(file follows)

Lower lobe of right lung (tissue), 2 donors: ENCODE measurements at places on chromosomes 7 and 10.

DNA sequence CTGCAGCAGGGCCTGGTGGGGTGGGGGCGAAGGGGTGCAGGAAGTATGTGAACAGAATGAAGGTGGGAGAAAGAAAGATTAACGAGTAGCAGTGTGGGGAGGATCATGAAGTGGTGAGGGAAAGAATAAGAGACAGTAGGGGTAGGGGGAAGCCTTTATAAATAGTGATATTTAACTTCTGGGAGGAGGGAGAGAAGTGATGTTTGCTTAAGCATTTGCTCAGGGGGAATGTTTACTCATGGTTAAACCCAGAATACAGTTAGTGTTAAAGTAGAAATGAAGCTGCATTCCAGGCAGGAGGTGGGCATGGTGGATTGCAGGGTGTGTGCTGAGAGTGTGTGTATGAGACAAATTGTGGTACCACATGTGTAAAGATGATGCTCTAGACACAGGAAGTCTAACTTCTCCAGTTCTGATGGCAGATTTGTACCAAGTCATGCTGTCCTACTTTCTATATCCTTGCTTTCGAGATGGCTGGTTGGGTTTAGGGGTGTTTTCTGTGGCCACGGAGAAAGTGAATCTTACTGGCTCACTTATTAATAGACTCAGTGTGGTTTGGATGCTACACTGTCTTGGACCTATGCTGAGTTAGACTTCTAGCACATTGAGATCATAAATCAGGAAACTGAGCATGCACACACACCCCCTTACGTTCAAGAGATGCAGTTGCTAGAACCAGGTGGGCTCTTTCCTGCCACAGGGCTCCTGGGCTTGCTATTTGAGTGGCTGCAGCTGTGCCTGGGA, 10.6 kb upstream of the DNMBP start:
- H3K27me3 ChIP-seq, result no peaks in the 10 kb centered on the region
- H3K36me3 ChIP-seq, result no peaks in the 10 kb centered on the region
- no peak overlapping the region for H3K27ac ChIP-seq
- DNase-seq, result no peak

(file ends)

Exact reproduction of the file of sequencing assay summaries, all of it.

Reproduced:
Lower lobe of right lung (tissue), 2 donors: ENCODE measurements at places on chromosomes 7 and 10.

DNA sequence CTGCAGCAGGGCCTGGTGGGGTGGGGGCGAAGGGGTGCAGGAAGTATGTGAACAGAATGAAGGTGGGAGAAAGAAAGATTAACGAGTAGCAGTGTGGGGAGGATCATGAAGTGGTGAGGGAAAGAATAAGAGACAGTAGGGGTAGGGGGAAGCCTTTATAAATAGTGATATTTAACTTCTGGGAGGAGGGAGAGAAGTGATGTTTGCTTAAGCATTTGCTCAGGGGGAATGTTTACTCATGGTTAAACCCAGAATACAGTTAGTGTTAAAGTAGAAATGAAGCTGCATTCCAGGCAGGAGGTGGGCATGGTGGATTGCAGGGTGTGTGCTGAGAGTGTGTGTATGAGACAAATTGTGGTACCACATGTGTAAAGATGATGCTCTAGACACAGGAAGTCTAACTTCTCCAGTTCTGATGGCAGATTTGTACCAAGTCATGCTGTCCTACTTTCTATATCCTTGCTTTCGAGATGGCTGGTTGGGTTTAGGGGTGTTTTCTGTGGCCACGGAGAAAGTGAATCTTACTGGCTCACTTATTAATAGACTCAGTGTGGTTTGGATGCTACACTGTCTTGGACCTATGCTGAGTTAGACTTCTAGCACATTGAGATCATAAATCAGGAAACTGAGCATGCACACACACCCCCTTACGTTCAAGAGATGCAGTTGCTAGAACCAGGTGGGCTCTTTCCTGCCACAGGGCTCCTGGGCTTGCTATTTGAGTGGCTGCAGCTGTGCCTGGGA, 10.6 kb upstream of the DNMBP start:
- H3K27me3 ChIP-seq, result no peaks in the 10 kb centered on the region
- H3K36me3 ChIP-seq, result no peaks in the 10 kb centered on the region
- no peak overlapping the region for H3K27ac ChIP-seq
- DNase-seq, result no peak